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Wilful Forgetting

Tron Theatre, Glasgow
Three stars
Long before anyone posted selfies on Flickr or Tumblr, or Instagram 
allowed just-snapped camera phone images to be customised to whatever 
sepia-tinted vintage look  is deemed aesthetically pleasing this week, 
memories came in Eastmancolour and Kodachrome, and took a week to be 
developed. So it goes in Donna Rutherford and Martin O'Connor's lo-fi 
multi-media meditation on the past that shapes us, and how the 
narrative of memory comes with gaps.

A mother (Rutherford) is at the kitchen table as the audience enter to 
the comforting smell of baking. Sporting a maternal pinny, she goes 
through the motions of baking a cake as a Country soundtrack plays. 
Behind her, images flash up of other mothers proudly showing off their 
infant children to be immortalised in their now frayed and crumpled 
glory. Inbetween snatches of Rutherford's own out-front monologue, 
voices off reveal a schism down the generations as her son comes to 
terms with his sexuality, leaving the past behind as he goes.

Commissioned by Glasgay!, and lasting just as long as it takes a cake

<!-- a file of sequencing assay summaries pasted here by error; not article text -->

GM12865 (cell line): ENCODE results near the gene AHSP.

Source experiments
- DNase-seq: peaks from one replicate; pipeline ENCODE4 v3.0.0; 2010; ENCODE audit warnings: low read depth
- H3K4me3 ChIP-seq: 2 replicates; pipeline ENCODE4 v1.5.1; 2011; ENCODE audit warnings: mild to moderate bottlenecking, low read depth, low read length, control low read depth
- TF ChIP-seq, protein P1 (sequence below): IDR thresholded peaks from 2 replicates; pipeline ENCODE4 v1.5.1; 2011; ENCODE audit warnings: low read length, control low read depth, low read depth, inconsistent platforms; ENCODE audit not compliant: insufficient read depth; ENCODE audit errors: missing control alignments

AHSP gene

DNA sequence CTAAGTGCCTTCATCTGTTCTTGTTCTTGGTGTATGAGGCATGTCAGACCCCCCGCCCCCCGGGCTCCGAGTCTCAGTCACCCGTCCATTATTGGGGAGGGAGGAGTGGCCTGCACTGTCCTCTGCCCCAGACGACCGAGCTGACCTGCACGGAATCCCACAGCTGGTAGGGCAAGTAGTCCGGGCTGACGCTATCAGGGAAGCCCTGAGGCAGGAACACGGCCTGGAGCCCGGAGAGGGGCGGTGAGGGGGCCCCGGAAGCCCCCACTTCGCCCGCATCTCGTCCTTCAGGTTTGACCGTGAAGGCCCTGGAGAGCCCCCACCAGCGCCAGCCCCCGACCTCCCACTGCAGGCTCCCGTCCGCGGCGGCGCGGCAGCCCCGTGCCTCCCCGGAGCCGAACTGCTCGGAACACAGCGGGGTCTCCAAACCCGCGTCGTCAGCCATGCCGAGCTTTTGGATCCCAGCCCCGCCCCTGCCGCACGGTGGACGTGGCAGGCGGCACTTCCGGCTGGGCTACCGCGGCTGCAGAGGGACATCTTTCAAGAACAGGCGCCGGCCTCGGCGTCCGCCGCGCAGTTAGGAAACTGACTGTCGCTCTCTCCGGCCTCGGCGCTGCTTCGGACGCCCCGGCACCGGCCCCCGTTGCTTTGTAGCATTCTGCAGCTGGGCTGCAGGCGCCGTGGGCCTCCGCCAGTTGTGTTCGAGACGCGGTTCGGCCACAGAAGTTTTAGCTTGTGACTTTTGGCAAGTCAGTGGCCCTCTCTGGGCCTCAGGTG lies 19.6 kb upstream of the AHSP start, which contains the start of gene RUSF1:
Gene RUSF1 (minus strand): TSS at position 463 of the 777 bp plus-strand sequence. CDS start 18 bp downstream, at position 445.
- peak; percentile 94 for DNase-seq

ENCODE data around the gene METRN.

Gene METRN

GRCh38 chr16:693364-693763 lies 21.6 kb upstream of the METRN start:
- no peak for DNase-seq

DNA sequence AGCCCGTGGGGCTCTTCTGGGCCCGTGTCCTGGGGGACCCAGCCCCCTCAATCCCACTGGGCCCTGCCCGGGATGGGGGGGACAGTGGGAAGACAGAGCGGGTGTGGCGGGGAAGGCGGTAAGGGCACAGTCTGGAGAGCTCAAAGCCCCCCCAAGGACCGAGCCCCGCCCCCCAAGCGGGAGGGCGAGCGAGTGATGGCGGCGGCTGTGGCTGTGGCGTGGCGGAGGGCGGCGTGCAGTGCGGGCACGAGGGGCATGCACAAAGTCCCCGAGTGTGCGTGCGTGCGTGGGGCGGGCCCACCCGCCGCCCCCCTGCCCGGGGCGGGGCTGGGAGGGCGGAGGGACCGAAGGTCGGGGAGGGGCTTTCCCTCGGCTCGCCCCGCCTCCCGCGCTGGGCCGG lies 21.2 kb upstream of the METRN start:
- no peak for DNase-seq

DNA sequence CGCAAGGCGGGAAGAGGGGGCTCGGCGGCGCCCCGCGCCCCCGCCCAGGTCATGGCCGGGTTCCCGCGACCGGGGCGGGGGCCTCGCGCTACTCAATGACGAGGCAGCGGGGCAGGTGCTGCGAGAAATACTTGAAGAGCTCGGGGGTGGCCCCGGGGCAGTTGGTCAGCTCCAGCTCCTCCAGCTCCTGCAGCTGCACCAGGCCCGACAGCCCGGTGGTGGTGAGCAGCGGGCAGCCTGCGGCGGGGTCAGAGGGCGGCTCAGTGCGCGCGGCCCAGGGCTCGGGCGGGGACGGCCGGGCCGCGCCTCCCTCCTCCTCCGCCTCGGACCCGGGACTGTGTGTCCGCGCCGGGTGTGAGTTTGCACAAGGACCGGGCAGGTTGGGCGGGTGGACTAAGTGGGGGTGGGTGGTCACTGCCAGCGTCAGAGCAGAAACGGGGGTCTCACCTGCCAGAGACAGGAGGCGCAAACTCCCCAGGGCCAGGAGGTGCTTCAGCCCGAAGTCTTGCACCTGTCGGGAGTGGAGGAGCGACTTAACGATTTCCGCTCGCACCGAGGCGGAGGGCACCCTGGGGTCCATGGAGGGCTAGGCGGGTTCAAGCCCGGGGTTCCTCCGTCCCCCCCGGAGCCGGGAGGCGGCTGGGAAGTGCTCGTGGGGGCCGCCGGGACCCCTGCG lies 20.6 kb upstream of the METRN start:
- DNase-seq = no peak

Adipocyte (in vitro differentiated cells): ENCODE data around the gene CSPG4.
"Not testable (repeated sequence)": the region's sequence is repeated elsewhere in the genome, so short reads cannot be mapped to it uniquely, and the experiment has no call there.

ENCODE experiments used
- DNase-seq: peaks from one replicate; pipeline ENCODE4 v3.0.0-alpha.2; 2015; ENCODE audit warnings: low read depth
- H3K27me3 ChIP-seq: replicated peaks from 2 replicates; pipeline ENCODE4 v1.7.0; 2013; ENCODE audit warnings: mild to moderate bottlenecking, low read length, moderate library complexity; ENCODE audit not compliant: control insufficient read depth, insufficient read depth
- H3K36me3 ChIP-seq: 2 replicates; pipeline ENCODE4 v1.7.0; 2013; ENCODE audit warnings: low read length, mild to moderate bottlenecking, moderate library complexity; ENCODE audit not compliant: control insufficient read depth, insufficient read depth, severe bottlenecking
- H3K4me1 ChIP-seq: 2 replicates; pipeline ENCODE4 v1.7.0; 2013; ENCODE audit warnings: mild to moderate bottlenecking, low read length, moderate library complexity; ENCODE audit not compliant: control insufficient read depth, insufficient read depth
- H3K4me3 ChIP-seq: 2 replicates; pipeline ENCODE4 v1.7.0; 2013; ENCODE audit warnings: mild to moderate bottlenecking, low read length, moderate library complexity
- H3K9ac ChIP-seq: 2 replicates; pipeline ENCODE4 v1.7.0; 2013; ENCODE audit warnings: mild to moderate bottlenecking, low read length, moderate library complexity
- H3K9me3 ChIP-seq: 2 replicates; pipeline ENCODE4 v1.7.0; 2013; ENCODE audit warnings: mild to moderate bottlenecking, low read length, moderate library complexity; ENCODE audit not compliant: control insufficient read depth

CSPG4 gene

to rise, there's something touchingly honest going on here, both in its 
depiction of necessary estrangement and in Rutherford's understated 
delivery. As Rutherford necks another gin inbetween ingredients, the 
pains of a generation bound by traditions not of their own making 
aren't difficult to recognise. In this way, Wilful Forgetting is an 
elegy of sorts, even as Rutherford and O'Connor's text looks forward to 
more complex and possibly more enlightened family affairs. As videos of 
some very current mums and babies at play are shown while Rutherford 
slices her cake, this snapshot of sons, mothers and mothers mothers 
becomes the most loving of purgings.

The Herald, November 8th 2013

ends 

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